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No More Selling or Drinking Alcohol in Public After 10:30PM in Singapore

Cartoon by Andimoo Studios, used with permission

Cartoon by Andimoo Studios, used with permission

Singapore has passed a law that bans the buying and selling of alcohol, including the drinking of alcohol in public places, from 10:30 p.m. until 7 a.m.

The Liquor Control (Supply and Consumption) Bill, which was approved by the Parliament on January 30, 2015, will take effect in April. First-time offenders will receive a fine of up to S$1,000 (about US$800), while repeat violators will be detained for up to three months and a fine not exceeding S$2,000 (about US$1,600) can be imposed on them.

The government said the measure is necessary after receiving numerous complaints related to drunken behavior. But journalist Bertha Harian reminded the government that there is already a law (Miscellaneous Offences Act) that is supposed to deal with the problem. She asks: “Why wield a sledgehammer when you already have a specific weapon dealing with drunken behavior?”

For Ariffin Sha, who writes for the independent news website The Online Citizen, the law “is a potent manifestation of the Government’s Paternalistic top-down approach towards its citizens.” He adds:

We may have one of the best, if not the best, education systems in the world and the highest number of millionaires per capita in the world, but we still need our Government to play the role of a nanny.

Chan Joon Yee fears that small traders will suffer because of the new regulation:

I don’t sell alcohol, but it’s not difficult to imagine how such regulations will affect our poor, struggling shopkeepers. Switch to dried goods and vegetables? Are these folks serious? So how much rent are the shopkeepers paying? Can you survive selling vegetables and dried goods at such locations?

For those who want to have a picnic in the park or a party in a public place, they need to secure a permit if they want to offer alcohol during the event. Gavin Khoo, who writes for news website Coconuts Singapore, believes this can cause inconvenience to many people:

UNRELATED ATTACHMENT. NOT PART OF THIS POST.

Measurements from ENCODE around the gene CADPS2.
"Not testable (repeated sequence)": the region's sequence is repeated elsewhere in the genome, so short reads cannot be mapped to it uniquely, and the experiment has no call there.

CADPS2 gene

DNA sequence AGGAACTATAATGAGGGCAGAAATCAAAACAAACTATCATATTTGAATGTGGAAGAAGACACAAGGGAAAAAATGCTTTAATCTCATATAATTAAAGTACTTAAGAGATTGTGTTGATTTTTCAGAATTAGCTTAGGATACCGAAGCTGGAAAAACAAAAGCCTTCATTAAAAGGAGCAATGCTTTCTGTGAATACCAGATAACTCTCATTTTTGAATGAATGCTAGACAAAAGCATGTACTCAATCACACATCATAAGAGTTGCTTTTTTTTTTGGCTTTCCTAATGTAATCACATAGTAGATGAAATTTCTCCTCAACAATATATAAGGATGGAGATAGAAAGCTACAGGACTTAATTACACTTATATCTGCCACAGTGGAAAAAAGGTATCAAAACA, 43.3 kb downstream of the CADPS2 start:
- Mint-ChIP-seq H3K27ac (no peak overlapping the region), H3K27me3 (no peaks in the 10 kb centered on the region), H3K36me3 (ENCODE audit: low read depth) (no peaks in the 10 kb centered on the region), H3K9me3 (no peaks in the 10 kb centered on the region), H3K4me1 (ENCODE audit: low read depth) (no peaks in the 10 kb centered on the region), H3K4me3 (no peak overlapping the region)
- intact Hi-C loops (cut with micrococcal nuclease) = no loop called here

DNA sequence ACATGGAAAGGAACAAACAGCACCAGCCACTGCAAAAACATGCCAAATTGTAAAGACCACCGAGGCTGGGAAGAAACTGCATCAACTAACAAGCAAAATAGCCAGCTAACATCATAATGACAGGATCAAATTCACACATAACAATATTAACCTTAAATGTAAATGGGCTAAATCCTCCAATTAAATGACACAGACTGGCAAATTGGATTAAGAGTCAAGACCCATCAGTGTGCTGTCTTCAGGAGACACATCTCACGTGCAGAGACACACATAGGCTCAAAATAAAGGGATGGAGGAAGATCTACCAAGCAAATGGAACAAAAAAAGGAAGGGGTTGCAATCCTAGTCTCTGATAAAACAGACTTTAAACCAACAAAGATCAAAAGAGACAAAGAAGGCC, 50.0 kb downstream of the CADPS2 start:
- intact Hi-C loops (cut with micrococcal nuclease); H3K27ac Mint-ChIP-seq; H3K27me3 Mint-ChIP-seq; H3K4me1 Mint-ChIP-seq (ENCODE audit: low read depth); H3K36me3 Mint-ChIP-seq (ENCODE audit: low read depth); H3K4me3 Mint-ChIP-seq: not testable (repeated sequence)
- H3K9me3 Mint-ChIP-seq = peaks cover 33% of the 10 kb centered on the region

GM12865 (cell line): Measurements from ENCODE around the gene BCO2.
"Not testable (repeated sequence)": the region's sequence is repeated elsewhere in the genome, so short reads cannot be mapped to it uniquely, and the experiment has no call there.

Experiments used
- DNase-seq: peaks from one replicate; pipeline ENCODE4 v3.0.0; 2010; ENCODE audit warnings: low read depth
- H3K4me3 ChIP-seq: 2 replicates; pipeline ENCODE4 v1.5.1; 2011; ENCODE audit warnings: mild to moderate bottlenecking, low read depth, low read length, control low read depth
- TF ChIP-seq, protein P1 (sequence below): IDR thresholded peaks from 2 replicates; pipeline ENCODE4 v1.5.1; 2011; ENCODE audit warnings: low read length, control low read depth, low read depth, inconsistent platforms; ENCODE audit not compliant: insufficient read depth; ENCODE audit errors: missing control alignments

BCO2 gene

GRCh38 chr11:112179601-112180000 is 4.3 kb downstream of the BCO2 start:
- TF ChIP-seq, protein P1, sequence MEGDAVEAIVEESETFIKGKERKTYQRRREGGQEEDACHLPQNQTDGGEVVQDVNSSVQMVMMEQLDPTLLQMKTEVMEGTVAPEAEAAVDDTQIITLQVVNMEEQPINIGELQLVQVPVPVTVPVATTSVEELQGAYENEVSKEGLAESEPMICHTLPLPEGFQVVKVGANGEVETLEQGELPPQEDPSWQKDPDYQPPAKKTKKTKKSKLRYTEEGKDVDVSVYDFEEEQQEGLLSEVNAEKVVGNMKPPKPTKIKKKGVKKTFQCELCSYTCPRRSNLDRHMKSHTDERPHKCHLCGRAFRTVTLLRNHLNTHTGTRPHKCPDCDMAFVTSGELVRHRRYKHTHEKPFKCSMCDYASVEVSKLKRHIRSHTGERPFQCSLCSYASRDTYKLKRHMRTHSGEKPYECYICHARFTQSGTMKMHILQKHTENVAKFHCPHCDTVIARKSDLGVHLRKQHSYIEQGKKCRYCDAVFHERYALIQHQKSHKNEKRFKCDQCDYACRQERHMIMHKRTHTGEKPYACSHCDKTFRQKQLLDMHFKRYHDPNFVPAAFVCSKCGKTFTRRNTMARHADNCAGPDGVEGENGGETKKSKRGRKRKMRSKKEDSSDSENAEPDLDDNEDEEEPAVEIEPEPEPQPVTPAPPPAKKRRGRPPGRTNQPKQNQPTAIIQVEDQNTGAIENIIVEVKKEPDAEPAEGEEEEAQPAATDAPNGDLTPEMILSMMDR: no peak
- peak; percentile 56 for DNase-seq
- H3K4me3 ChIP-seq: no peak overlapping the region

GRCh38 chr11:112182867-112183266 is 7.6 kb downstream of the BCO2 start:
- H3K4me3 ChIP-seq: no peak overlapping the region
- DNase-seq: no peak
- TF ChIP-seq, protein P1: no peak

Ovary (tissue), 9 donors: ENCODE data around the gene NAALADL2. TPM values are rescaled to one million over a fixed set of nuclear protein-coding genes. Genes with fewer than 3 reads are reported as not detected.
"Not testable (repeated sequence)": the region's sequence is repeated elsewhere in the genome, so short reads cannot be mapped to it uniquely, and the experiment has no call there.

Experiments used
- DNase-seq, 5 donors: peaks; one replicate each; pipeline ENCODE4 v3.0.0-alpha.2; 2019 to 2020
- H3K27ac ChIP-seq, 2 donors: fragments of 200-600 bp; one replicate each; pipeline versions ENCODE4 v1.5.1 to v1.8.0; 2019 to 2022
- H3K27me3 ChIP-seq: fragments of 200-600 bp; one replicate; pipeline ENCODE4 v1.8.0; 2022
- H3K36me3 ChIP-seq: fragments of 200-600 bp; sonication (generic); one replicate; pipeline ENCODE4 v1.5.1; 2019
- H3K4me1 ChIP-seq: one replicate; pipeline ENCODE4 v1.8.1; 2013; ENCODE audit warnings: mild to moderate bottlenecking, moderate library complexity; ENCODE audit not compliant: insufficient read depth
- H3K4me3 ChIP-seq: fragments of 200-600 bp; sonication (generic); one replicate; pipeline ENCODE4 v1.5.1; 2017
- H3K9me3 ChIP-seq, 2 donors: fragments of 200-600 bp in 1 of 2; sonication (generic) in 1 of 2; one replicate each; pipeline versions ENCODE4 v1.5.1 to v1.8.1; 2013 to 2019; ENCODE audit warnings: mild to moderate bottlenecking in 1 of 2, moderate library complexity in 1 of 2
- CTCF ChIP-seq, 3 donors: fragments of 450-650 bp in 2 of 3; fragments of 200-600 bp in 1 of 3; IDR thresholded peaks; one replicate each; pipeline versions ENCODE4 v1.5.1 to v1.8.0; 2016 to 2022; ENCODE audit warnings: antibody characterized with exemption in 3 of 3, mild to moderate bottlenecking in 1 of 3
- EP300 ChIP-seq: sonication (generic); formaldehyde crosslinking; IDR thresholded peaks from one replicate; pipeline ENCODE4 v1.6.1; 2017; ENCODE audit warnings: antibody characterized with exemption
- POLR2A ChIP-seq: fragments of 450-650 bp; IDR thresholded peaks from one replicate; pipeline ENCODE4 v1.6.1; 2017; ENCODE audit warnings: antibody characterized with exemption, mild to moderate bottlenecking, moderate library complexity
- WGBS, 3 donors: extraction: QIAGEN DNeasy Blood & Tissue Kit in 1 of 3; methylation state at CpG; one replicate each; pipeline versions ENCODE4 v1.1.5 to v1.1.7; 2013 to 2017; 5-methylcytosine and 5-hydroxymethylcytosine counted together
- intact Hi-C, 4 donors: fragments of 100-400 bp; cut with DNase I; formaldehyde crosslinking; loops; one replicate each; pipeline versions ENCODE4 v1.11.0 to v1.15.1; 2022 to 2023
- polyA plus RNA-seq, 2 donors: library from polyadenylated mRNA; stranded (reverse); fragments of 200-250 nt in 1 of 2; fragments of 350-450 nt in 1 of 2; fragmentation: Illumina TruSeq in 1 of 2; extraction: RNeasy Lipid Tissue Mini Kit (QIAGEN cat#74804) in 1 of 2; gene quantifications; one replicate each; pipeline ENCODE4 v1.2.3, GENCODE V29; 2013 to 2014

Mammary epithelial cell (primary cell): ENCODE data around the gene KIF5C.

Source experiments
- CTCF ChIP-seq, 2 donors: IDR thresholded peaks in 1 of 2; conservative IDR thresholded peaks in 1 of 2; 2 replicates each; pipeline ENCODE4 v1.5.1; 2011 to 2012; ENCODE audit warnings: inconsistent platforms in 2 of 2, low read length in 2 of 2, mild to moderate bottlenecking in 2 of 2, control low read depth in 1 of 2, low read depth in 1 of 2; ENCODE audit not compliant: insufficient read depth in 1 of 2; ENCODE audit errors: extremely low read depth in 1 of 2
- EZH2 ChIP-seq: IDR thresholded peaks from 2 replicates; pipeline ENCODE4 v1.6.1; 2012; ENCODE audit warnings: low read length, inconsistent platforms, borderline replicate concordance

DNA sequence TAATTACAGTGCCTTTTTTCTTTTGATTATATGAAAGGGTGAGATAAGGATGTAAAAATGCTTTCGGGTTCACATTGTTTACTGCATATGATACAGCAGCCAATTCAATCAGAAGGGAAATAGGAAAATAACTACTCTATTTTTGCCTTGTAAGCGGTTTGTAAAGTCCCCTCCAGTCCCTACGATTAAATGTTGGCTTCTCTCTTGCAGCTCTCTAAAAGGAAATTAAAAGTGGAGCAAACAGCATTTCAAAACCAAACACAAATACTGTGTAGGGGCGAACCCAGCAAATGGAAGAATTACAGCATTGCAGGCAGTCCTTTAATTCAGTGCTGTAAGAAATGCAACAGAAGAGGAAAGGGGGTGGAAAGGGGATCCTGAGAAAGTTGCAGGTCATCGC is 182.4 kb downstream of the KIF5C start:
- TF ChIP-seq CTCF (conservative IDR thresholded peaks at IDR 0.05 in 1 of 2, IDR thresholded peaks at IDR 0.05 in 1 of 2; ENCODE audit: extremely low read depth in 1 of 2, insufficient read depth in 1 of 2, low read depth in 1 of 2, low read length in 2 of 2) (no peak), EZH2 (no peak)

Picture this. Romantic night out with the one you love, sitting by the waterfront, maybe watching the fireworks on New Year’s Eve – it’s the perfect time to pop the question. Somehow, a bottle of effervescent grape juice just doesn’t cut it.

In response to critics, the government said that based on its own survey, four out of five (81 percent) people are supportive of the new alcohol restrictions. Audrey Kang is one of the Singaporeans who are in favor the law:

I can see the benefits of the law, even if I hate it on the sole basis of having to pay more for alcohol or finding alternative places to drink…It is the anti-social behavior that the Bill is seeking to curb.

Many believe that the measure was introduced in response to the “Little India” riot on December 2013 that involved foreign residents and the police. The government said that alcohol use was a contributory factor that led to the riot.

But it was the government which insisted that the riot was an isolated event and it should not be used to discriminate against foreigners. The government should heed its own appeal since the Liquor Control law seems to be discriminatory as it defined foreign-worker dormitories as a public space. It means that while Singaporeans can drink alcohol in their homes, foreign workers living in dormitories are banned from drinking, even during their non-working hours.

Worse, the law empowers the police to search any establishment or public space suspected of violating the provisions of the law. No wonder some Singaporeans are criticizing the law for being biased against the low-paid foreign workers.

But there is a way for Singaporeans to drink in public without being caught by the police. Alvinology gave this humorous advice:

Drink just outside your doorstep

Within your door is your private space right? If a policeman comes, step back inside. When they are gone, put one foot out and you are living life dangerous once again, illegally drinking in public.

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